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Re: Attack research on HTTP/2 implementations

From: Eric J Bowman <mellowmutt@zoho.com>
Date: Mon, 09 Aug 2021 02:51:45 -0700
To: "Willy Tarreau" <w@1wt.eu>
Cc: "Martin Thomson" <mt@lowentropy.net>, "ietf-http-wg" <ietf-http-wg@w3.org>
Message-Id: <17b2a53439e.11950c936850.3614410089913481208@zoho.com>
Needs more meta. As XML is to XHTML. I think it's time for a generic language for HTTP-ish protocols. 

I'm using XProc 3.0 to describe and configure Montage servers (my protocol i.e. MONT, with Diameter support), and define functionality of methods in terms of file permissions and response status codes. What I need is a vocabulary in there to define my method semantics, and their bindings to various transport protocols, specifically SCTP, without the result having to be HTTP/4 i.e. new transport layer for every major revision of an application protocol? Sorry, makes no sense to me.

This vocabulary's spec would strip down section 8.6 to just an explanation of why it's good for clients and servers to know message lengths explicitly, explain the security risks of making CL and TE "just work" over TCP/UDP, then suggest that other transport-layer protocols might be better suited to HTTP (and isn't that just what /2 and /3 attempt). Would define bindings to TCP, UDP, DCCP, SCTP or whatnot. Depends on whether you want to muddle layer boundaries to "solve" the HoL problem, or choose a transport protocol that doesn't have that problem to start with.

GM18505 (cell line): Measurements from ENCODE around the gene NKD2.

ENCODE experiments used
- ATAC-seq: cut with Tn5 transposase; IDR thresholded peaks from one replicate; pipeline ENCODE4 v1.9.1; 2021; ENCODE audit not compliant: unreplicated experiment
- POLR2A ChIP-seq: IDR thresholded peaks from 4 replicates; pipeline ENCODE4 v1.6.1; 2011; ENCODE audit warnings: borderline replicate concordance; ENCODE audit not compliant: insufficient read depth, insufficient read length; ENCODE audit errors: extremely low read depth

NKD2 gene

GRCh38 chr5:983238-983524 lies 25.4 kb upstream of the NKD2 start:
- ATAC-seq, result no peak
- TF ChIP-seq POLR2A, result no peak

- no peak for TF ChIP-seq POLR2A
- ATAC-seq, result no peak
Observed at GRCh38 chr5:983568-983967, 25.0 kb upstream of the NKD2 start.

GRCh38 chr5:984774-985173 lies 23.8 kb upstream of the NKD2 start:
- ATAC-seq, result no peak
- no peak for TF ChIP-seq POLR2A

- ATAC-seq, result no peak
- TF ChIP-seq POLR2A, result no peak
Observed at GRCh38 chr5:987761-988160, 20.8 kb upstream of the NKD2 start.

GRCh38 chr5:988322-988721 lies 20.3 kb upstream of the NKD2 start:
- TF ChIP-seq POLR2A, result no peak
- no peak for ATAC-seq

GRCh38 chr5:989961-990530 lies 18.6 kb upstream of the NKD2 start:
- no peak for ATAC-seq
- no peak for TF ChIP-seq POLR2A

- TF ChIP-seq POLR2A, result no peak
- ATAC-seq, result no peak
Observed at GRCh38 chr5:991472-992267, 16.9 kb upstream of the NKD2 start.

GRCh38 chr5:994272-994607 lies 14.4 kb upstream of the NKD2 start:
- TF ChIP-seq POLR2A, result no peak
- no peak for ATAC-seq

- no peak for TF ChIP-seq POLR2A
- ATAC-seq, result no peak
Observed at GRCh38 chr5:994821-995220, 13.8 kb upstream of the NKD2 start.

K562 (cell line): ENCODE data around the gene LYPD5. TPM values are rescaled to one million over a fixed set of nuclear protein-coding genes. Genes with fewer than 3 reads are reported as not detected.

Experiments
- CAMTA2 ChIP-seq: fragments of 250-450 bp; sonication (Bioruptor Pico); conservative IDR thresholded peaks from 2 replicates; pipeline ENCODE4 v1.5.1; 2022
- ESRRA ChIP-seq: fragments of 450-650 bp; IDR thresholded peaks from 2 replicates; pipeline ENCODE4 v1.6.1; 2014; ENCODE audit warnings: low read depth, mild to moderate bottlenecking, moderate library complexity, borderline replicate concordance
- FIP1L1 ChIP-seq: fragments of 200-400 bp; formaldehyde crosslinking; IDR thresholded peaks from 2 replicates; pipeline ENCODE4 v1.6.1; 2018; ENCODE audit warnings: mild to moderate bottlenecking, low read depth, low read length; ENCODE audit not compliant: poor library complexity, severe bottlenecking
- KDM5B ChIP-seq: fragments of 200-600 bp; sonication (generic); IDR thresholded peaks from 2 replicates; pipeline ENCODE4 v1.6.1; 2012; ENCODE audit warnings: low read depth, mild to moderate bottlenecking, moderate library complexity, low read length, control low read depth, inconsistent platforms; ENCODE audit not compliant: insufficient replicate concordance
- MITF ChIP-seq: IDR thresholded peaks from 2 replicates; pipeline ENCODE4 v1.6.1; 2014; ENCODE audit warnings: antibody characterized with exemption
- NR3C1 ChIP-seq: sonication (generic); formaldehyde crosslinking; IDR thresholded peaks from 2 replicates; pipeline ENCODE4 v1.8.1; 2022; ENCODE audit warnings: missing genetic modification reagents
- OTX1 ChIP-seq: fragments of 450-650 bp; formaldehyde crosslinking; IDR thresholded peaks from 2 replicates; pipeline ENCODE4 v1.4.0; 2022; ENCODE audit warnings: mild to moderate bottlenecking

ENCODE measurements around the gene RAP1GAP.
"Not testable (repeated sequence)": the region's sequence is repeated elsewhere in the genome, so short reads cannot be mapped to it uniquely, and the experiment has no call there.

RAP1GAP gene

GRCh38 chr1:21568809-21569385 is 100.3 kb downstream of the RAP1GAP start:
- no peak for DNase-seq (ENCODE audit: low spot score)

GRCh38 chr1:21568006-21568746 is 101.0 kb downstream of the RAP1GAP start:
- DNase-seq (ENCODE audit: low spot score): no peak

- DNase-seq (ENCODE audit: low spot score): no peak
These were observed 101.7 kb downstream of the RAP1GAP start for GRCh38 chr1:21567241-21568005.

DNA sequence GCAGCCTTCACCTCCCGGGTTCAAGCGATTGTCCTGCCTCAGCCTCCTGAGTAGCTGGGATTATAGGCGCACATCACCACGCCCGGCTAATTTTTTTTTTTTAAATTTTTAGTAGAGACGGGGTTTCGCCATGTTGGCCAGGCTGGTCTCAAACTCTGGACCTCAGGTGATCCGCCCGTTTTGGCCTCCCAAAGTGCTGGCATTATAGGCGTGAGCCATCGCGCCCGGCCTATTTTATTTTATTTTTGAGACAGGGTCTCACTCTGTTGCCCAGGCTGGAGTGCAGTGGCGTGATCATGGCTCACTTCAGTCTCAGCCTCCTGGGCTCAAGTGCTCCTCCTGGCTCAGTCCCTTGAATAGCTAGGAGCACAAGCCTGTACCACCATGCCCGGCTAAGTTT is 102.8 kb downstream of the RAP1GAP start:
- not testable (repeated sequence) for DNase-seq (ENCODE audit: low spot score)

Instead of "All general-purpose servers MUST support the methods GET and HEAD" I'd say "MUST support methods for dereferencing URIs with or without content" or somesuch. MONT has no method matching the semantics of HTTP DELETE, ultimate removal of a resource is the job of a housekeeping bot or sysadmin, to reset 404 status. DElete, ReMove, INhibit, or UNlink could result in 410, 451, 401-3. So instead of defining DELETE, I'd maybe define generic removal semantics as changing resource status from 200 to 4xx when subsequently dereferenced. Why should my origin server obliterate all representations of a resource on DELETE? Plenty of use cases where I may want to REstore, RePlace, LiNk, or ENable the resource *without* making it a sysadmin restore-from-backup task.

Compressed HTTPS connections being a security risk is one of those "wow, why didn't I see that coming 20 years ago" things. Probably because I didn't buy into the 7-layer OSI network model, then. But now, I see how the layering violations in HTTP inevitably turn into exploits. Implementing various features of HTTP 1-3 at the transport layer, like by using SCTP, should dramatically reduce the "attack surface area" of the origin server, while eliminating many well-known attacks outright.

So, I think there's a way to more generically define HTTP (as opposed to reconciling nuances between 1-3), while blessing the use of SCTP and custom methods. In a way, I'm advocating security-through-obscurity over having to use HTTP/2 or /3 every step of the way from user-agent to origin server to avoid desync/downgrade/smuggling exploits. Don't get me wrong, I'm also highly praising the state of HTTP these days, in that I think any competing protocol *anyone* can design, will be very HTTP-ish. Just maybe without the layering violations. ;)


---- On Fri, 06 Aug 2021 01:22:01 -0700 Willy Tarreau <w@1wt.eu> wrote ----

On Fri, Aug 06, 2021 at 12:04:50AM -0700, Eric J Bowman wrote: 
> To be expected (IMO) when major version numbers are tightly bound to a lower 
> layer of the stack (/1 = TCP, /2 = SPDY, /3 = QUIC) when what I'd like to see 
> is an HTTP spec (RFC) with generic language applicable to any underlying 
> stack, otherwise what, /4 = SCTP anyone? Every time this happens, new 
> assumptions are bound to be inherited, so to speak. 
You mean like this maybe ? 
Received on Monday, 9 August 2021 09:52:26 UTC

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